- The case for mercy
The leading proponent of relaxing the ban on Communion for divorced and remarried Catholics tells Christopher Lamb that the Church too often appears rule-bound
- Home News
- World News
- Parish Practice
- Letters Extra
- The living Spirit
- Francis appoints new archbishop of Chicago in move described as 'a new day' for the US Church
- Church must rediscover mercy, says Cardinal Nichols ahead of Vatican's synod on family
- Divorce and remarriage row escalates as two more cardinals oppose Kasper's proposal
- Themes of compassion and mercy announced for Francis' Philippines trip
The persistent use of the death penalty in North America has brought widespread international condemnation, and never more so than with the so-called "botched execution" of Oklahoma death row inmate, Clayton Lockett. Lockett died of a heart attack some 43 minutes after the administration of a lethal injection using an experimental cocktail of drugs for the first time. Witnesses reported a prolonged struggle before the executioners drew the curtains on the death chamber.
The need to experiment with new combinations of drugs has arisen because some previously-used drugs are in short supply owing to a 2011 embargo by the European Union. This prevented European manufacturers from exporting drugs to the United States that might be used in lethal injections. In the past, this method of execution has used three drugs, including potassium chloride which stops the heart.
In 2010, The Guardian revealed that some British companies had been secretly exporting potassium chloride to America for use in executions. The outcry that followed prompted Britain to ban the export of drugs that might be used in lethal injections.
What has attracted little media attention is the fact that potassium chloride is used in this country to inject the foetal heart in cases of late abortion. The website of the Royal College of Obstetricians and Gynaecologists offers this advice:
For all terminations at gestational age of more than 21 weeks and 6 days, the method chosen should ensure that the foetus is born dead. This should be undertaken by an appropriately trained practitioner. Intracardiac potassium chloride is the recommended method and the dose chosen should ensure that foetal asystole has been achieved … Consideration can be given to abolishing foetal movements by the instillation of anaesthetic and/or muscle relaxant agents immediately prior to potassium chloride administration.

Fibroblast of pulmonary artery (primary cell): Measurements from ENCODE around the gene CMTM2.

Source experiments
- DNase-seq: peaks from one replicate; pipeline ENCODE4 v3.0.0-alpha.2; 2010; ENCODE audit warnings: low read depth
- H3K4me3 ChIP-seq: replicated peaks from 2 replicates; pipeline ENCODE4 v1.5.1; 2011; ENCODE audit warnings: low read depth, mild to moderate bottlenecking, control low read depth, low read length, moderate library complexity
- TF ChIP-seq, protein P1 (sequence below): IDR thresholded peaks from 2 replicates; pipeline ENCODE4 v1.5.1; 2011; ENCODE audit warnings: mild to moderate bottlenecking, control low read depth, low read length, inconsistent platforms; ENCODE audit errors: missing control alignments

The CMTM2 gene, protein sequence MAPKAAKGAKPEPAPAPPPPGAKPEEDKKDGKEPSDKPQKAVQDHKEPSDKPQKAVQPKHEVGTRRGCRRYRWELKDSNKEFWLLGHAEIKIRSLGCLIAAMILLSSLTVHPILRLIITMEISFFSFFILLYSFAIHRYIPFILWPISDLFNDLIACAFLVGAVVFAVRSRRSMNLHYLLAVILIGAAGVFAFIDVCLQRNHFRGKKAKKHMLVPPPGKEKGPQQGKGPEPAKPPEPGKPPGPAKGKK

In Britain (excluding Northern Ireland), the time limit of 24 weeks for legal abortion is later than for most countries in western Europe, many of which allow abortion on demand but only during the first trimester. A legal loophole also means that abortions can be performed in Britain until birth in certain circumstances. Of the 190,972 abortions recorded in England and Wales in 2012, 91 per cent were performed in the first 13 weeks of pregnancy, but there were 160 abortions after the twenty-fourth week, of which 28 took place after the thirty-second week of pregnancy.
Few issues are as resistant to informed and reasoned debate as abortion, and any attempt to open up such a debate risks being hijacked by bitter polemicists on both sides. Yet wherever one stands on the legality and morality of abortion these are vital ethical issues. When there is such clear contradiction and denial as there is with regard to the uses and abuses of drugs like potassium chloride, it is in the public interest that such debate should be had, and that voices of reason should seek to be heard over the din of angry rhetoric. The question that will not go away is why the British public would be outraged at the use of a drug for the purposes of capital punishment, when one of our most prestigious medical organisations recommends its use for the purposes of killing a potentially viable baby.
Professor Tina Beattie is the Director of the Digby Stuart Research Centre for Religion, Society and Human Flourishing at the University of Roehampton